‘No Condition is Permanent’ is a familiar bumper sticker on the Nigerian ‘Danfo’ buses, the yellow Volkswagen vans that are the most popular means of public transport in Lagos. It is also the title of Emeka Ogboh’s first solo show in Paris. The artist’s obsession with Lagos – Nigeria’s economic and cultural hub and the biggest city in Africa – has been a focus of his work for about a decade, notably through the exploration of the megacity’s acoustic fabric.This show marks, however, a shift from Ogboh’s previous preoccupation with sound to photography and video, which the artist began exploring around 2014, when he relocated to Berlin, Germany.
A central motif in the exhibition is the kaleidoscope, both literally and metaphorically. Invented in 1816, it sparked a craze in Victorian England and then took off around the world. It became also emblematic in literary and philosophical discourses of visual, social and metaphysical change. Charles Baudelaire likened ‘the perfect flaneur’ to ‘a mirror as vast as the crowd itself; or to a kaleidoscope gifted with consciousness, responding to each one of its movements and reproducing the multiplicity of life and the flickering grace of all the elements of life’. In the 20th century, the kaleidoscope had a significant influence on the development of abstract and op art; it’s a back-story Ogboh’s more recent visual practice is informed by.
A kaleidoscope characteristically rearranges existing shapes in the real world into new abstract forms and outlines. This opening up or creating of new perspectives is manifested in the photo and video installations on display in ‘No Condition is Permanent’. Syntax Error (2018) is a large-scale photographic installation that consists of a grid of 28 small prints of an identical image of a street filled with Danfo buses and pedestrians, which are flipped vertically and horizontally; the grid is interrupted by a few empty spaces. Spirit and Matter (2017–18) is a lightbox triptych made of glass on which one photograph of a similar street scene is printed repeatedly arranged and mirrored in order to form symmetrical compositions. In the two-channel video Àià (Dream, 2014), a kaleidoscopic abstraction is evoked by means of mirroring and multiplication of footage of urban landscapes as well.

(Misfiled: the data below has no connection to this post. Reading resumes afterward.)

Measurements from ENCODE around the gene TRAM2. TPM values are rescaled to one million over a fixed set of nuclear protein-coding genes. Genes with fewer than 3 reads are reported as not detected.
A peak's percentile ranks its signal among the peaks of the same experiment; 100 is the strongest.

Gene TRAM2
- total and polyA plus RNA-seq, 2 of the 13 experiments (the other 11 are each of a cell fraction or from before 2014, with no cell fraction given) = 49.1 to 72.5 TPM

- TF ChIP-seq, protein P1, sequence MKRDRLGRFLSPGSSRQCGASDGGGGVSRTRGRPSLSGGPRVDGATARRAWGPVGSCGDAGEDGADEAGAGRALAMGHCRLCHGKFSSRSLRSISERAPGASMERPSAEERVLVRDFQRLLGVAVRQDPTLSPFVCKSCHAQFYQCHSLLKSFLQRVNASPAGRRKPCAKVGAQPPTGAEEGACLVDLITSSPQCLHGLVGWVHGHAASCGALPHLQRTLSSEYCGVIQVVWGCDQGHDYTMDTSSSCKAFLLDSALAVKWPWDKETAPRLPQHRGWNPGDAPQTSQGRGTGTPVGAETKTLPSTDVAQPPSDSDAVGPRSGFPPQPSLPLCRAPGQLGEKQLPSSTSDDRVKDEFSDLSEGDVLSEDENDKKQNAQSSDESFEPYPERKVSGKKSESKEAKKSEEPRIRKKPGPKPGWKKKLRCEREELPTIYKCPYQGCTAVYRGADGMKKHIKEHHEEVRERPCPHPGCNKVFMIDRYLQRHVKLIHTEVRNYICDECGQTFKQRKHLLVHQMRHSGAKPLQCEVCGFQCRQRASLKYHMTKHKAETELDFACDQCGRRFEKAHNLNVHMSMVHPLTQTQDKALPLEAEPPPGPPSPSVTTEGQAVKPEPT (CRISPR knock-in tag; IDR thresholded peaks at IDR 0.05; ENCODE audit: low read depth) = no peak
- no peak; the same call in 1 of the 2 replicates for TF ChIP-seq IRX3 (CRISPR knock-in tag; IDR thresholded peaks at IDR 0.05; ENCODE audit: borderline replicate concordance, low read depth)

The element that binds the disparate strands of the show together, however, is sound. Conductors/Oshodi from the series ‘Sound Portraits’ (2018) – an installation consisting of two speakers framed in cadmium yellow painted boxes with two black stripes (a reference to the colour of the Danfo buses) – generates a sonic imaginary of the city via the looped driver’s announcements of a bus stop on a major Danfo route. His words echo like a mantra in the low timbre of his voice that merges with Beyond the Yellow Haze (2018), a composition of electronic music and field recordings played from the ceiling of the gallery space.
‘No Condition is Permanent’ is a reflection of the ever-changing nature of cities. Simultaneously Ogboh preserves an image of Lagos: fragmented, idealized and – like the grid of Syntax Error – filled with the blind spots of a distant memory.
Emeka Ogboh, 'No Condition is Permanent' runs at Galerie Imane Farès, Paris, until 24 November 2018.
Main image: Emeka Ogboh, Syntax Error, 2018, installation composed of 28 photographs, 40 x 66 cm (each), 5.3 x 1.60 m (total). Courtesy: the artist and Galerie Imane Farès, Paris
First published in Issue 200